Oakland Native Earns Doctorate in Educational Leadership from USC

By Zack Haber

Data from a recent records request shows the Alameda County Coroner’s Office attributed 314 deaths in Oakland to the COVID-19 virus in 2021.

Some studies and reports suggested that available information on total COVID-19 deaths, especially when based on coroners, tends to be undercounted. However, unlike listed data by the Alameda County Public Health Department, the coroner’s office has recorded the race, gender and age of Oaklanders who died from the virus, as well as the dates those deaths occurred.

The coroner’s data shows that black people of all ages, as well as Latinx people under 65, died at a disproportionately high rate relative to their percentage of the population.

Of the 314 total Oakland residents the coroner’s office recorded as having died of COVID-19 in 2021, they listed 106, or about 33.8%, as black. This is a disproportionately high death rate compared to 2020 census data, which counted black people as 23.8% of Oakland’s population.

Using the same two data sets, Latinx people accounted for 88, or about 28% of those deaths, while making up 27% of the population. Whites accounted for 57, or about 18.2% of those deaths, while white people not also listed as Latinx made up about 28.3% of the population.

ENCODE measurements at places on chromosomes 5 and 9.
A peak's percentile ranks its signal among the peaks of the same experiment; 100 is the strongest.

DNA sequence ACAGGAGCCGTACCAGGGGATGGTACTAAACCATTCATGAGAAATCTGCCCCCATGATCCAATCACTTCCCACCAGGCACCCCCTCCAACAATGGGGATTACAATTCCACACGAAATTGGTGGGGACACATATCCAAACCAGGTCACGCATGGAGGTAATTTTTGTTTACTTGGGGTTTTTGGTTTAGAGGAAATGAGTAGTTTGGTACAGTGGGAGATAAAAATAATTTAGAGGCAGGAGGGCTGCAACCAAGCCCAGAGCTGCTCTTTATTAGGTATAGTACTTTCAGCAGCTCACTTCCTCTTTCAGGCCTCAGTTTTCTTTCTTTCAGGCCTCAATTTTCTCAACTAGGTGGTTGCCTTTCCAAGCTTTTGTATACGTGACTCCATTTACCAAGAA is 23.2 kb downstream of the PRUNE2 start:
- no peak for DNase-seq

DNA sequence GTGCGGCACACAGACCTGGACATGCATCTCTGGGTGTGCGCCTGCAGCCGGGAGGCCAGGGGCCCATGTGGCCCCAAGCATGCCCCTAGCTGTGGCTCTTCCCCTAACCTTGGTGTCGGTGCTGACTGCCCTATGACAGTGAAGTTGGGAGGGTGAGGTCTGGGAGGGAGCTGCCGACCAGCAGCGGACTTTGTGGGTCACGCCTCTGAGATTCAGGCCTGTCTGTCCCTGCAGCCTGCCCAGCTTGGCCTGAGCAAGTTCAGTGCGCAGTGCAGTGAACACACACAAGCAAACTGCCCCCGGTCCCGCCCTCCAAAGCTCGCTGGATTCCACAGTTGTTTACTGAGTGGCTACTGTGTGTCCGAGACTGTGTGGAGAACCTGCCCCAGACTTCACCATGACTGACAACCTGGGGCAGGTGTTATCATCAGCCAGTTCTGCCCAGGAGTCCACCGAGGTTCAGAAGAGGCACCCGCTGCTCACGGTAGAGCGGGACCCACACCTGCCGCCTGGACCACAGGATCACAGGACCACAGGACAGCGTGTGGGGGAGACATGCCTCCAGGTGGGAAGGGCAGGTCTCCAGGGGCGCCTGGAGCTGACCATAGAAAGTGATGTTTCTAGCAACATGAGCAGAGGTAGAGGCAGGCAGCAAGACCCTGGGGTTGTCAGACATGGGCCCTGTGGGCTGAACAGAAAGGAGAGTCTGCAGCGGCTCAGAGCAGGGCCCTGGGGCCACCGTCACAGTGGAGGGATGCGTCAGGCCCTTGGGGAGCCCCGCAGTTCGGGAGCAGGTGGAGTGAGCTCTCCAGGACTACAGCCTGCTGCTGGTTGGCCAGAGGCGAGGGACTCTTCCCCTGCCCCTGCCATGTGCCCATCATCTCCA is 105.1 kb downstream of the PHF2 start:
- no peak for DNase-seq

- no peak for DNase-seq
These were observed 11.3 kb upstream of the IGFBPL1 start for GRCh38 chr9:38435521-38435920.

Asians accounted for 42, or about 13.3% of those deaths while making up 15.5% of the population. A Native American, along with three Pacific Islanders have been listed as having died from COVID-19. Two people were listed as mixed race, while about 6.5% of deaths had no race listed.

As elsewhere in the country and around the world, older people died from COVID-19 in Oakland at a higher rate than younger people in 2021. Oakland residents under the age of 40 accounted for eight, or about 2.5 % of total registered deaths. Residents over the age of 90 accounted for 36, or about 11.5% of the total deaths. People aged 65 and over accounted for 213, or around 67.8% of the total number of deaths.

People under the age of 65 accounted for a total of 101, or about 32.2%, of COVID deaths last year in Oakland. Latinx people accounted for about 45 of those deaths, a disproportionately high figure relative to their share of the population. Blacks accounted for about 31 of those deaths, which is also disproportionately high. Whites accounted for about eight of those deaths. Asians accounted for about five of those deaths.

In mid-April, everyone in California age 16 and older was eligible to make an appointment to receive COVID-19 vaccines.

After that point, COVID deaths in Oakland dropped significantly. From May to December 2021, the coroner recorded 125 COVID deaths in Oakland. In comparison, January and February alone recorded 157 deaths.

While deaths of all races have declined, the proportion of black deaths from COVID compared to the rest of the population has increased. Black people accounted for 57, or about 45.2%, of COVID deaths in 2021 from May to December. Latinx people accounted for 24, or 19.2% of those deaths. White people accounted for 20, or 16% of those deaths. Asians accounted for 12, or 9.6% of those deaths.

Janice G. Ball